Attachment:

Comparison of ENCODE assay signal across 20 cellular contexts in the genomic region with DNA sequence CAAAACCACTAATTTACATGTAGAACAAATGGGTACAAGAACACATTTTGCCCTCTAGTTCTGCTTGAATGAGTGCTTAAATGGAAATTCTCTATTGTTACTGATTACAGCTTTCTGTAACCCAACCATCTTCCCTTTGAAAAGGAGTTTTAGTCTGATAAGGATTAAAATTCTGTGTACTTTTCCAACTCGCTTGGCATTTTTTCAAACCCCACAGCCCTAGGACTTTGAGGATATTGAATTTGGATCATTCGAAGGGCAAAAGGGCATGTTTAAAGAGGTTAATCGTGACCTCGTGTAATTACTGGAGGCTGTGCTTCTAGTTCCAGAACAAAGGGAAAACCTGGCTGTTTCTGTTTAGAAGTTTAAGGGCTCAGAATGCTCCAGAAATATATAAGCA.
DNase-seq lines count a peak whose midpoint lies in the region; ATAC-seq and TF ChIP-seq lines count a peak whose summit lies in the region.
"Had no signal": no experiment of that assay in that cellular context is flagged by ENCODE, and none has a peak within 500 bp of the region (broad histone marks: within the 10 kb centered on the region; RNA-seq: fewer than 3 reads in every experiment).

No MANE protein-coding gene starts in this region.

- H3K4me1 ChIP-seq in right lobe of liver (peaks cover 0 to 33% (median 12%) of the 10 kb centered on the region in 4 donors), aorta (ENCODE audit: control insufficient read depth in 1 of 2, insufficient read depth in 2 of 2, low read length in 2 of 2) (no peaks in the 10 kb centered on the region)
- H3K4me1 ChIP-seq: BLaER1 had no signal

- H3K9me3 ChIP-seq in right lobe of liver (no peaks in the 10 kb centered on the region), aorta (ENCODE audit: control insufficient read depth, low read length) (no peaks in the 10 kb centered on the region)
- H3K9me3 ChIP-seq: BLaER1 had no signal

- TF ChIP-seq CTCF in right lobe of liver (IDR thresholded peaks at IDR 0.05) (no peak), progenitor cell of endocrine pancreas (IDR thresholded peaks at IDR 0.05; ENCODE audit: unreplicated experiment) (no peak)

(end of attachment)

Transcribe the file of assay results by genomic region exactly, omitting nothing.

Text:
Comparison of ENCODE assay signal across 20 cellular contexts in the genomic region with DNA sequence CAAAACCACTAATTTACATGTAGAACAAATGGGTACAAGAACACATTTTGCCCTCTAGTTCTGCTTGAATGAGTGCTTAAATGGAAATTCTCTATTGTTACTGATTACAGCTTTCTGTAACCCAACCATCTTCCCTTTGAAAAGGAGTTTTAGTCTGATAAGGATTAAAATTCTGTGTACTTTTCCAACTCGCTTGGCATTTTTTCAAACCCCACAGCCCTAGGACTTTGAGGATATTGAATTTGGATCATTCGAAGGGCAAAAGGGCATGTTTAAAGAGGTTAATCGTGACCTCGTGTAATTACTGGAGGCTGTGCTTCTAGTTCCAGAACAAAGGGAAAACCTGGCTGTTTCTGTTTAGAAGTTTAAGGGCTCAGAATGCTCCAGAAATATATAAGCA.
DNase-seq lines count a peak whose midpoint lies in the region; ATAC-seq and TF ChIP-seq lines count a peak whose summit lies in the region.
"Had no signal": no experiment of that assay in that cellular context is flagged by ENCODE, and none has a peak within 500 bp of the region (broad histone marks: within the 10 kb centered on the region; RNA-seq: fewer than 3 reads in every experiment).

No MANE protein-coding gene starts in this region.

- H3K4me1 ChIP-seq in right lobe of liver (peaks cover 0 to 33% (median 12%) of the 10 kb centered on the region in 4 donors), aorta (ENCODE audit: control insufficient read depth in 1 of 2, insufficient read depth in 2 of 2, low read length in 2 of 2) (no peaks in the 10 kb centered on the region)
- H3K4me1 ChIP-seq: BLaER1 had no signal

- H3K9me3 ChIP-seq in right lobe of liver (no peaks in the 10 kb centered on the region), aorta (ENCODE audit: control insufficient read depth, low read length) (no peaks in the 10 kb centered on the region)
- H3K9me3 ChIP-seq: BLaER1 had no signal

- TF ChIP-seq CTCF in right lobe of liver (IDR thresholded peaks at IDR 0.05) (no peak), progenitor cell of endocrine pancreas (IDR thresholded peaks at IDR 0.05; ENCODE audit: unreplicated experiment) (no peak)